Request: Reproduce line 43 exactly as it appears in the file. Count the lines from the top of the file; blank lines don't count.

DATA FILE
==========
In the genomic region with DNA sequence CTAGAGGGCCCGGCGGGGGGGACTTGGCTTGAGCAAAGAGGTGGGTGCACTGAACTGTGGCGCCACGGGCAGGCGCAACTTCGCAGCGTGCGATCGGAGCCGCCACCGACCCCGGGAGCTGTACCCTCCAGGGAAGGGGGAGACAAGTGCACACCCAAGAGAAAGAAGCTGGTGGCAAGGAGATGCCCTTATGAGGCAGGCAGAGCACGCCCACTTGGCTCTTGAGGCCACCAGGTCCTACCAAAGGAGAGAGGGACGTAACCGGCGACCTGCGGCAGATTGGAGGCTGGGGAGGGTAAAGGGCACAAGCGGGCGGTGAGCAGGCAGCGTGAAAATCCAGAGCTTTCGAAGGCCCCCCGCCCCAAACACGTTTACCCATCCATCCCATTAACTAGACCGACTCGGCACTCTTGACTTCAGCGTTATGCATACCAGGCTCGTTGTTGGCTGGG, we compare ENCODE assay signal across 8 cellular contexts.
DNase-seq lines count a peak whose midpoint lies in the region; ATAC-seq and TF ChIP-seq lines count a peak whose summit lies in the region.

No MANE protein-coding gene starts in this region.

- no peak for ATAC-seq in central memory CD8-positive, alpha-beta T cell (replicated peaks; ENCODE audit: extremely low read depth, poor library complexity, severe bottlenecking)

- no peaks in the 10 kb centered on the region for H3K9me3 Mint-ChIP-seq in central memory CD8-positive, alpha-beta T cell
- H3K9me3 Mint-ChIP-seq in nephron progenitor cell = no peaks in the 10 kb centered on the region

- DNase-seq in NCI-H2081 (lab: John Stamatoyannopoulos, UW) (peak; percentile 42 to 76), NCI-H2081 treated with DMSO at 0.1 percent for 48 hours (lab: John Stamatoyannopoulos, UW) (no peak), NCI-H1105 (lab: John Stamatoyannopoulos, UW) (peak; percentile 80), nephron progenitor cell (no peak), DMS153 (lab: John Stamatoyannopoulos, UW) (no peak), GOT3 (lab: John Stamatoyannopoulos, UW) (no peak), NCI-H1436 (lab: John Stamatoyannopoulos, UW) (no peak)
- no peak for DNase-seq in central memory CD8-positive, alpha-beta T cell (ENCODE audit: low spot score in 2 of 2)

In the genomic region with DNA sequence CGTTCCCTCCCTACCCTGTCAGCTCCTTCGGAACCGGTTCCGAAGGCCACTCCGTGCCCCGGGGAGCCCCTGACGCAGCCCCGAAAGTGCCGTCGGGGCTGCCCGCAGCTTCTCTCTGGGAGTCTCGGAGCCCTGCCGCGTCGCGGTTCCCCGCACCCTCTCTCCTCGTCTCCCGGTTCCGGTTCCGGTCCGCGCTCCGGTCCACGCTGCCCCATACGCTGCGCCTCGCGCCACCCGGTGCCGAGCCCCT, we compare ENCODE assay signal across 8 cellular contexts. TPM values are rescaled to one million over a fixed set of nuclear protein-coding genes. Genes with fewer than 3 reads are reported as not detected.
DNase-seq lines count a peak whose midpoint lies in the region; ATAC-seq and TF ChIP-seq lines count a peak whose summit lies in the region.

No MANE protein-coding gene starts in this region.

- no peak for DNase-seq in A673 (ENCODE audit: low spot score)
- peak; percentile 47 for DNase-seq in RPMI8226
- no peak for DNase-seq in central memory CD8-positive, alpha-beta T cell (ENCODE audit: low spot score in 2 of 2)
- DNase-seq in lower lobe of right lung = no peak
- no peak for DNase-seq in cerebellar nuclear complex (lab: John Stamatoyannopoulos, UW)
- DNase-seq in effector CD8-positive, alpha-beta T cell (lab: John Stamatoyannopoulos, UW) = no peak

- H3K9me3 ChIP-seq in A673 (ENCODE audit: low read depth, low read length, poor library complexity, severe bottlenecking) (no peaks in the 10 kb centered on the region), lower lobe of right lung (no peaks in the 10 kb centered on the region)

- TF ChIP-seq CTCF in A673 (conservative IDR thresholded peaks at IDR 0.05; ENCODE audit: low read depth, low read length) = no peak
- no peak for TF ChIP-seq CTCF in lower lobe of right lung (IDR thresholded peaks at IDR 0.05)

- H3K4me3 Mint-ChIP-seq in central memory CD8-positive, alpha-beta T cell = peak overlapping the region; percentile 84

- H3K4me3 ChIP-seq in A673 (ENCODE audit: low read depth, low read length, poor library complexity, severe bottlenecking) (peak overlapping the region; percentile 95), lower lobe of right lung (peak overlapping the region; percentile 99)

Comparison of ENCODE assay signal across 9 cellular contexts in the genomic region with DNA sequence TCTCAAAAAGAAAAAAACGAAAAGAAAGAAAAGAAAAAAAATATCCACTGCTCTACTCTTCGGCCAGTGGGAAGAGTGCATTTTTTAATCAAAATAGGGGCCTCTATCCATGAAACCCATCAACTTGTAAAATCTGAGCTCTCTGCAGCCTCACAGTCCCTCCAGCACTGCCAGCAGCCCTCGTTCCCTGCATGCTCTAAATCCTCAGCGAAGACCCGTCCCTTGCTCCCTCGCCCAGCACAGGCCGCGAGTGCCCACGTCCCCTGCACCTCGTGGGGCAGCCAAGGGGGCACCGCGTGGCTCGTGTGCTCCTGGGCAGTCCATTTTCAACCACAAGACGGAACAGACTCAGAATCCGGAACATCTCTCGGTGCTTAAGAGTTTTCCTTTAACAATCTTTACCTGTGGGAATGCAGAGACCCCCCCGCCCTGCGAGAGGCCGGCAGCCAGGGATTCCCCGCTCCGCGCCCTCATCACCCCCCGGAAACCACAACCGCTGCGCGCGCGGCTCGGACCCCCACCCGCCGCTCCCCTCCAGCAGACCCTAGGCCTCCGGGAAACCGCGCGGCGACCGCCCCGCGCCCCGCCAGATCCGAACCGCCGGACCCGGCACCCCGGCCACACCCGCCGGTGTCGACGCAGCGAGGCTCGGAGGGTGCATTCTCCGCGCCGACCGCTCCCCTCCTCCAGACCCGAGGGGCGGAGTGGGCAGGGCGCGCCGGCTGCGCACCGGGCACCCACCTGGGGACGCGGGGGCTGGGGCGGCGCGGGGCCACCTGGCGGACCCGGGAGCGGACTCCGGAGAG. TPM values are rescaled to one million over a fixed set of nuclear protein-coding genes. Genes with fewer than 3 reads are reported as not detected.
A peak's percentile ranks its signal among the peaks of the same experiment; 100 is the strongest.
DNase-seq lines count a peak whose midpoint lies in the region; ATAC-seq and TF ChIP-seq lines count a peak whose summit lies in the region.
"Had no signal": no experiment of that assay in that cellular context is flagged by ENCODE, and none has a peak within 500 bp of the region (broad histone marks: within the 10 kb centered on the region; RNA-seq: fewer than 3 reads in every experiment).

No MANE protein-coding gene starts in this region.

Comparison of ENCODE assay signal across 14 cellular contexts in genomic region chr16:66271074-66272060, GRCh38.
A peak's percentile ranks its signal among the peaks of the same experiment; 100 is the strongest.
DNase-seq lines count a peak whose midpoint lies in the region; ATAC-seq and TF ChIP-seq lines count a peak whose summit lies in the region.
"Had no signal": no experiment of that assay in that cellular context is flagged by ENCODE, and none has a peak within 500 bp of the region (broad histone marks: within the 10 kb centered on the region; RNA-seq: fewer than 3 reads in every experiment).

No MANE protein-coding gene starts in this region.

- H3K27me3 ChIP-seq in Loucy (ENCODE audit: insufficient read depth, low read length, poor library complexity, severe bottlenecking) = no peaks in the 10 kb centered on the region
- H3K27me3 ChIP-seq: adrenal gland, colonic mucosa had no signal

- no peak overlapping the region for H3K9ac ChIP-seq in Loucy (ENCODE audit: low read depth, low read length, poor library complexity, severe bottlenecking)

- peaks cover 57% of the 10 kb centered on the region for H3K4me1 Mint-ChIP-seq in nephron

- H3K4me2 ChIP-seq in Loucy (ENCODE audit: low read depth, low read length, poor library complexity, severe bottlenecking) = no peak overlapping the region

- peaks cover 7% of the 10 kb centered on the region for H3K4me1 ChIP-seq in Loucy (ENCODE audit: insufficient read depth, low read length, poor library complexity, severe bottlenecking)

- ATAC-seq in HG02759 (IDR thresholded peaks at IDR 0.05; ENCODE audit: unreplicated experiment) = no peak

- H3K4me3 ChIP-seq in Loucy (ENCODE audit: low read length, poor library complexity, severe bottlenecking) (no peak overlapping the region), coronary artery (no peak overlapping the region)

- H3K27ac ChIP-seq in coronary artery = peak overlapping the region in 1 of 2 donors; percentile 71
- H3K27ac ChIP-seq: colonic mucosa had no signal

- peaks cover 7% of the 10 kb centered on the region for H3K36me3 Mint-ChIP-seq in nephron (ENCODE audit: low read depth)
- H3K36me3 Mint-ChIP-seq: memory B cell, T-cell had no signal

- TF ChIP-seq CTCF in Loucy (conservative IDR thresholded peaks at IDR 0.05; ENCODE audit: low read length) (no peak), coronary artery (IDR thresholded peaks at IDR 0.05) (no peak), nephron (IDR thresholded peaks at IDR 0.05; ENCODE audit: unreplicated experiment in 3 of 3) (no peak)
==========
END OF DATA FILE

- peaks cover 7% of the 10 kb centered on the region for H3K36me3 Mint-ChIP-seq in nephron (ENCODE audit: low read depth)